How to catch lake trout in March

Learn this simple formula for landing lakers on and around St. Patrick's Day

By Gord PyzerGord Pyzer

Ice Lake Trout

Photo by Gord Pyzer

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Fishing success Is always about timing and being at the right place at the right time, but it’s doubly important in the winter when you can literally call your shots. Catching walleye and crappie at first ice, where you left them in the fall, is a great case in point. So, too, is landing the biggest pike of your life on spawning flats during the last two weeks of the season. Then there’s my favourite hardwater rendezvous: hooking into giant, hard-fighting lake trout on and around St. Patrick’s Day. And it’s so easy to do, too.

How easy? You need only to select a slightly longer than normal 36- to 42-inch-long, medium- to medium-heavy-action ice rod spooled with either 10-pound-test fluorocarbon line or 14-pound braid. In either case, add a small swivel to the end to avoid line twist, then attach a two-foot-long, 10-pound-test fluorocarbon leader.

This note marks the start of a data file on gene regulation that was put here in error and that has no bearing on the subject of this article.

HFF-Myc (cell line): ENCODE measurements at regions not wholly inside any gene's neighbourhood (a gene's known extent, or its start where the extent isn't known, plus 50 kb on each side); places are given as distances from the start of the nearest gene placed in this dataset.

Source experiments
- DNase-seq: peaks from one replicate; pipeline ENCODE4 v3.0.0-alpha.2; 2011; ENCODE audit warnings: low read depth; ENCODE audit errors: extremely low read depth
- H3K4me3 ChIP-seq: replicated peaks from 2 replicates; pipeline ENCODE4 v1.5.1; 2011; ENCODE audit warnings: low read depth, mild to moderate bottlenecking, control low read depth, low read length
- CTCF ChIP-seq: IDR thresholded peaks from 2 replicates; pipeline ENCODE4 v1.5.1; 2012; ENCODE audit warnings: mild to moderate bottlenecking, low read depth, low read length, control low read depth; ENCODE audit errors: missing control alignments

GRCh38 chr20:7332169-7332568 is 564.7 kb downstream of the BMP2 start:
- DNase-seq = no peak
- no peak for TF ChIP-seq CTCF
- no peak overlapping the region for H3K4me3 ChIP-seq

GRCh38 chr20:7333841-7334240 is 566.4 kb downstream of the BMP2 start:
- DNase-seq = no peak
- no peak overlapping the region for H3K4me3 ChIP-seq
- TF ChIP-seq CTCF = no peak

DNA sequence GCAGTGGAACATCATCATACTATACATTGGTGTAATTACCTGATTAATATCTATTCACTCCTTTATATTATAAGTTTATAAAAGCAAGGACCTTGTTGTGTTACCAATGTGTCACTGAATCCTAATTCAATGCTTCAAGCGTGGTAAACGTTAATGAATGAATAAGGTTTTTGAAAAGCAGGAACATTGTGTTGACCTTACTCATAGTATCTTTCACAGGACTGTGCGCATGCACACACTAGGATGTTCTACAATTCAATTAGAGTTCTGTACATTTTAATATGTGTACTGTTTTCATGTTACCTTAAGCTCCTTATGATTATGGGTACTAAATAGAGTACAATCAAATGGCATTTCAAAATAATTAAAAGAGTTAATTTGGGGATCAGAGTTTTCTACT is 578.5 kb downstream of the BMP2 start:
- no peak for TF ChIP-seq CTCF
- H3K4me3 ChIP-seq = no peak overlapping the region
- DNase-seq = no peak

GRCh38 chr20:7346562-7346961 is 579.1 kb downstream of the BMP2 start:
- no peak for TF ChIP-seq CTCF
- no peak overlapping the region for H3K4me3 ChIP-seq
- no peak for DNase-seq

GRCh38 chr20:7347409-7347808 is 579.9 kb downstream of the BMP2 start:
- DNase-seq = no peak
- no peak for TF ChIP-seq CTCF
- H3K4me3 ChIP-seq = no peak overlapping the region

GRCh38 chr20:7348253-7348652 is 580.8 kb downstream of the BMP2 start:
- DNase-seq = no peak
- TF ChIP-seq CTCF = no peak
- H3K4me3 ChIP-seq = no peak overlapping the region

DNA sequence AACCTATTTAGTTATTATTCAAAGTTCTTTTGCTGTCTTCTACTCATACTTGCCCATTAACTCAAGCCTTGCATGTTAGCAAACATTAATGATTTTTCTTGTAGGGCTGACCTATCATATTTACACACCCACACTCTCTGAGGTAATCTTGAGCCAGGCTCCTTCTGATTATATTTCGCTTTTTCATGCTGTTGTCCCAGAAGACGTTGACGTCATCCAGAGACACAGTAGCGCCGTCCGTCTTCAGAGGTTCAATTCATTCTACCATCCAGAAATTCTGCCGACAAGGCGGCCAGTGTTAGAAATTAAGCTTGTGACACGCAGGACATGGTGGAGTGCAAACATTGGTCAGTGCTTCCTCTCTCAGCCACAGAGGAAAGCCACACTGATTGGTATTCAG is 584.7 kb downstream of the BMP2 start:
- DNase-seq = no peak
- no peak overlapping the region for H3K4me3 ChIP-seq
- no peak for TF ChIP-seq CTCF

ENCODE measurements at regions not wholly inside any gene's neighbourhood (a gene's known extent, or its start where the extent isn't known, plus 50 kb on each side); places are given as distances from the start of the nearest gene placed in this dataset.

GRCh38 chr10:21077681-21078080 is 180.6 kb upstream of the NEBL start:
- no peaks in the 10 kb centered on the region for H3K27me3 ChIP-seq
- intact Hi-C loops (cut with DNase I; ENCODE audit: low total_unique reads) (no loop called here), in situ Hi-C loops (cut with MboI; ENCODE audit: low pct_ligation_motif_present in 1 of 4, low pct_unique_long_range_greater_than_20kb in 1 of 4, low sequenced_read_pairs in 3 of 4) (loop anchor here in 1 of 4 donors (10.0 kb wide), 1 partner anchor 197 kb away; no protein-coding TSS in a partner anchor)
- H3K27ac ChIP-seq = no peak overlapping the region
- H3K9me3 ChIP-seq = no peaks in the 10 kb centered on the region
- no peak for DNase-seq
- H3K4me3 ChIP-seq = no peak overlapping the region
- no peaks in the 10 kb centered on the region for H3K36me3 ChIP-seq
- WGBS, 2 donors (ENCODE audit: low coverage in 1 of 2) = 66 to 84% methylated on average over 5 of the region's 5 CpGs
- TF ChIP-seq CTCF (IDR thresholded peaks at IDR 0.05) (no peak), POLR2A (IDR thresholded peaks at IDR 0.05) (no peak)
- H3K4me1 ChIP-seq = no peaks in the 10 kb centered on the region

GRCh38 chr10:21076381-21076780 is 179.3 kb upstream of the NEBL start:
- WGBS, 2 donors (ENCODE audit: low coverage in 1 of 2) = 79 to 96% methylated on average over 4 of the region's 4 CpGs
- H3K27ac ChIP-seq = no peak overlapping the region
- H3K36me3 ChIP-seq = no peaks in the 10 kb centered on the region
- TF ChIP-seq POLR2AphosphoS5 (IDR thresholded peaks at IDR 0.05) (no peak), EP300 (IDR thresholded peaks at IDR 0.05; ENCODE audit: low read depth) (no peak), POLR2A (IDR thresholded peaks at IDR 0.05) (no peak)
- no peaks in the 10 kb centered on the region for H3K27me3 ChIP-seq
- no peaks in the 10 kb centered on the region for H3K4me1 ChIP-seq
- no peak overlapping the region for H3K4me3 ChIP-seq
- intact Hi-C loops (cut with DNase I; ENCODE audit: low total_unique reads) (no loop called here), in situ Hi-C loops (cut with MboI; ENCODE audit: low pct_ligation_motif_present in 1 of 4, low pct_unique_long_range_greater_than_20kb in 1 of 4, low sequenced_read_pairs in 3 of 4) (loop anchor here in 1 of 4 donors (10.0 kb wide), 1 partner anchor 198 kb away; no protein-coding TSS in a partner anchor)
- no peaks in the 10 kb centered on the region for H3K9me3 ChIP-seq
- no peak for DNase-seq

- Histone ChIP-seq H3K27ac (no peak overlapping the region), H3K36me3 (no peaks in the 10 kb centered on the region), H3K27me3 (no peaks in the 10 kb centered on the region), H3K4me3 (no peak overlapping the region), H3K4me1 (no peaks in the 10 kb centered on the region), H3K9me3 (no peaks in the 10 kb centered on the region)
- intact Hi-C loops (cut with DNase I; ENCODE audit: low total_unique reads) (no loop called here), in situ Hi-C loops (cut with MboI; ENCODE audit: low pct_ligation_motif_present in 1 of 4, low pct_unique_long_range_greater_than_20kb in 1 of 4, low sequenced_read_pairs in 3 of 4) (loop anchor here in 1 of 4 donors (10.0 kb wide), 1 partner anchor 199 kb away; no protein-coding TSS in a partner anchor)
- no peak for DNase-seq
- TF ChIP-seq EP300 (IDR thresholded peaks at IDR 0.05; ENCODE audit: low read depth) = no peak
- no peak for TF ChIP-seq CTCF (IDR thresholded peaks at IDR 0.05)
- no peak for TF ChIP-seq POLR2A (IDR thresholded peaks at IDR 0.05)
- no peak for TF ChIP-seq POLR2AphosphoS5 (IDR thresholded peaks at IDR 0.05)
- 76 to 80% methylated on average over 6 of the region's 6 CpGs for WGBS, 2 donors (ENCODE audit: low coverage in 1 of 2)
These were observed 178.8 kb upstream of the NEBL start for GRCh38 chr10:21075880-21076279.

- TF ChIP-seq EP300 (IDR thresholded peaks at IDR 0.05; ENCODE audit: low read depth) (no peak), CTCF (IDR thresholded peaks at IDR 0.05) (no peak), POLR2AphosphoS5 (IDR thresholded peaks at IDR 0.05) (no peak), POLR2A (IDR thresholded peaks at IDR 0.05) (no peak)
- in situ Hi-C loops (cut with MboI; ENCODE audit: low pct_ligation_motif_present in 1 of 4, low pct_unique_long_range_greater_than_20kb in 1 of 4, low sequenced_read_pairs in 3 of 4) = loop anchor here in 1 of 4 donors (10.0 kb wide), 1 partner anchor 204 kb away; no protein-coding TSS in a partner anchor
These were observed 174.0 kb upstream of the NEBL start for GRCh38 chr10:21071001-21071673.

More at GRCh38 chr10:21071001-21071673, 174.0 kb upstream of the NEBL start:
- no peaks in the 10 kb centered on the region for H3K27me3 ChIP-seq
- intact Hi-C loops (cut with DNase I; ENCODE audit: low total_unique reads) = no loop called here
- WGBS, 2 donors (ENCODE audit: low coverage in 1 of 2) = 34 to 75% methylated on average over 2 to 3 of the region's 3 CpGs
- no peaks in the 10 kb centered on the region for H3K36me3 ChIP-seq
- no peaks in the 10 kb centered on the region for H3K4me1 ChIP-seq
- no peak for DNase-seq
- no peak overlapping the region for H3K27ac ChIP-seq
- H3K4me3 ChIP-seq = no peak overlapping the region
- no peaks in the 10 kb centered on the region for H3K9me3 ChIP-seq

Now, I don’t care where in this vast country you live, the gold standard St. Patty’s Day offering is a white, scented Berkley Power Tube, Mister Twister Exude Tube or Trigger X Tube (pictured above) stuffed with a ¼- or 3/8-ounce jig head, preferably moulded around a sticky sharp, fine-wire Gamakatsu hook.

Can you catch lake trout on other baits, such as spoons, rattling crankbaits and other soft-plastics? You can, but day in and day out you’ll catch more and bigger trout on the white, scented tube than anything else. It’s like having Stanley Cup champ Tim Thomas starting in net. On rare occasions he’s going to have a bad game, but on balance, you know he’ll come through.

The devil in me wishes I could make it more complicated, but having caught so many 20-pound-plus lake trout on this combination, I would be lying to suggest you need to use anything else—whether on St. Patty’s Day or any other time of winter.

Of course, the devil is in the details. First, regardless of the depth, keep your tube jig in the top 40 feet of the water column. Even if you’re fishing over much deeper water, you’ll attract and trigger more lake trout probing the top 40 feet. Next, play the electronics game using your sonar to feed back a constant flow of data about the composition and depth of the bottom, the position of baitfish and the presence of lake trout.

If you’re both fishing in the upper water column and closely watching your electronics, and you don’t spot any trout, you can almost be assured they’re prowling like great white sharks just a few feet beneath your boots. And they’ll be so big and so aggressive, your friends will turn the appropriate shade of envious green when they see your results on March 17.


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